Pattern Review: Vogue V1527 View B Blouse

Long one coming up! I love this type of blouse, and I have since I was young. When I saw Paco had included it as part of his Vogue Pattern V1527 I knew I would have to make it. Then this silk came across my desk and the rest is history…


Pattern Description: (From Vogue’s website) Loose-fitting blouse has collar extending into tie, back yoke extending into forward shoulder seams and French cuffs.

Sizing: 4-18, I made a 12

Available as a PDF? No

Fabric Used:

Note: Theresa pointed out that the pattern requires 3.5 yards and that seems like a lot. I pulled 3.5 yards per the instructions and I have a solid yard left over.  I think the yardage requirements are wrong. Do yourself a favor, especially if you have an expensive fabric, and measure the pattern. Realistically, on a size 12 body, 2.5 yards  of 45 inch fabric should do a blouse unless you have a very large print that you are trying to match.

White 3-ply Silk Crepe from Gorgeous Fabrics. Silk crepe is my favorite fabric to work with! This fabric is SOOOOOOO amazing. It’s got a heavy, luxurious drape to it, and it feels amazing. Swoon! I also used Wide Silk Organza – Off White for the cuffs (more on that later).

Even better, both these fabrics are still available! That almost never happens. I usually don’t get the chance to sew something until the fabric is long since sold out, so it’s a treat to show you a fabric that’s on the site. Did I mention we have our 10th anniversary sale going on right now? Get 10% off, plus US shipping is flat $10, regardless of how much you order! International peeps get a $10 gift certificate upon ordering, good for a future purchase.

Machines and Tools Used: Pfaff 2030, Juki MO654DE serger, Reliable iron and board, sleeve board, ham/stand, shoulder stand, pressing finger, bamboo chopstick, point presser.

Needle/Notions Used: Universal 60/8 needle in the sewing machine, Universal 70/10 needles in the serger. Vilene Shirt interfacing (a gift from Paco Peralta last year), pearl buttons, self-covered buttons, basting thread, thread, hand needles.

This interfacing isn’t available in the US, but any good shirt-weight interfacing will work as well.

Tips Used during Construction: Anything by The Pressinatrix, of course. Scary Silks,

Did it look like the photo or drawing when you got through? Yes.

How were the instructions? They were fine. This is not a terribly difficult pattern. The fabric choice can make it tricky to work with, but it’s a good pattern for anyone who’s been sewing for a while. If you’re intermediate level you should have no trouble with this.

Construction Notes: I made a muslin to check the fit. It went together pretty readily, but I noticed that the bust point on the pattern was really high:

What the Whut?

The pattern bust point marking is 8 inches from the shoulder line. I checked it against the printed pattern to make sure I didn’t make a transfer error. Nope. 8 inches. I don’t know anyone over about age 10 who has a bust apex 8 inches below the shoulder line.

I tried the muslin on to see if it mattered, and there was a slight drag line between the bust point and the armscye, so yes, it does make a difference, especially if you are large busted. I made a small FBA, mostly to drop the bust point down to where it should be. Drag line gone. I also shortened the sleeves about 5/8 inch, which is not unusual for me with Vogue patterns.

Vogue recommends lightweight fabrics like crepe de chine or charmeuse for this pattern. Because my silk crepe was heavier than recommended, I made some modification to the construction. They have you use French seams for the sleeve and side seams. I did a mockup to see what I thought of it with my 3-ply crepe.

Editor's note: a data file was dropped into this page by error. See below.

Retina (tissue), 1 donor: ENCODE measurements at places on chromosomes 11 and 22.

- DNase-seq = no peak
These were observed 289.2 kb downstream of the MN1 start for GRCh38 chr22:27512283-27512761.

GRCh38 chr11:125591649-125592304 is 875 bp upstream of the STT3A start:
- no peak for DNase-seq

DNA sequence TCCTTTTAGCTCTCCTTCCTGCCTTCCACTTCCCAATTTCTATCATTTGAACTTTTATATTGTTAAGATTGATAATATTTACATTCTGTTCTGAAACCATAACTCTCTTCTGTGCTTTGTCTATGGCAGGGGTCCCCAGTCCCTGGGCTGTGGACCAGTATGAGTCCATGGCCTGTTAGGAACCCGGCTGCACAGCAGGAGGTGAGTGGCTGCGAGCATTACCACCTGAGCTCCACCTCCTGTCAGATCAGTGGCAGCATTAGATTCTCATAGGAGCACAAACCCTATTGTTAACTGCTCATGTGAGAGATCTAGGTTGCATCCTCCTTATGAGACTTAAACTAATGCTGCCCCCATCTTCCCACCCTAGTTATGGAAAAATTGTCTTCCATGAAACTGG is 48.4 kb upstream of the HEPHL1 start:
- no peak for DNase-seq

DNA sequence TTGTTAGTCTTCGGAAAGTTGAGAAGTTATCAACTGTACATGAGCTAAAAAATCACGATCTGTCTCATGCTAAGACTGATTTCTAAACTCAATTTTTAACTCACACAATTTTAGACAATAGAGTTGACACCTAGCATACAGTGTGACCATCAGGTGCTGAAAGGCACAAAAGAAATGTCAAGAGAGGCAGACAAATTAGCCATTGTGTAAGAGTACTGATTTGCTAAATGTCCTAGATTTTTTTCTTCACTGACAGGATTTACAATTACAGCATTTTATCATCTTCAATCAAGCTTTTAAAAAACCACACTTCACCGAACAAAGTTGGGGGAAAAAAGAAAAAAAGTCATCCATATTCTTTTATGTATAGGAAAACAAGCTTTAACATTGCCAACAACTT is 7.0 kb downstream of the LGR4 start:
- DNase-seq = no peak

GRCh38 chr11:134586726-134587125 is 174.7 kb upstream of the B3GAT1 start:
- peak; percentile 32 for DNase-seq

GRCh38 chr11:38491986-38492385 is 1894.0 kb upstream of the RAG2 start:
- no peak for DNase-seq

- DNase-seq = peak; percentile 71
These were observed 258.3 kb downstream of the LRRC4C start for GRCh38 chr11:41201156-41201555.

There’s 4 layers of fabric in a straight seam like this.

With this fabric, that would put 8 layers of fabric into the seam at two points – where the yoke joins to the front and back. That’s a lot of bulk, so I decided instead to use standard 5/8 inch seam allowances and finish the raw edges with a 4-thread overlock.


This is a judgement call. If I had used a georgette or charmeuse, the French seam would be great, and would give an elegant finish. But my fabric was heavy enough that I think it would have been a bit of a disaster. I heartily recommend doing mockups with scraps when you are dealing with situations like this.

The pattern recommends using fusible interfacing. I decided instead to use sew-in interfacing. The Vilene that I used is nice and crisp, but I wanted to avoid bulk in the seams, so I cut both the Vilene and I also cut silk organza. I stitched the Vilene to the organza just outside the seamlines. I trimmed the Vilene close to the stitching, leaving just the organza seam allowances. Voila, less bulk!

Stitched Vilene to organza on the bottom, Vilene trimmed from the seam allowances on the top.

I used purchased pearl buttons for the front closure

I made self-covered button cufflinks. I fused a scrap of lightweight interfacing to the silk to give it a bit more support and to make it easier to cover the buttons.

Likes/Dislikes: I love this pattern! It was a pleasure to sew, and the fabric was a joy to work with. The pattern is beautifully drafted and goes together without a hitch. Do test runs of your seams to see how the French seam works with your fabric.

Would you do it again? Would you recommend it? Yes I would, and yes I do! This is another winner from Vogue and Paco.

Conclusion: A beautiful classic, something that I will wear for years to come. At some point I’ll get a shot on me, but here it is on Shelley:

Happy sewing!

Pattern Review: Vogue V1527 Paco Peralta Tuxedo Jacket

First up, I hope all my friends who celebrate it had a WONDERFUL Thanksgiving! It was delightful to have the kids home. Both our boys were off from college all week, so we got to spend lots of time with them. Last night was really wonderful, because a bunch of their friends came over and we made homemade pizzas. The house was filled with laughter and happiness.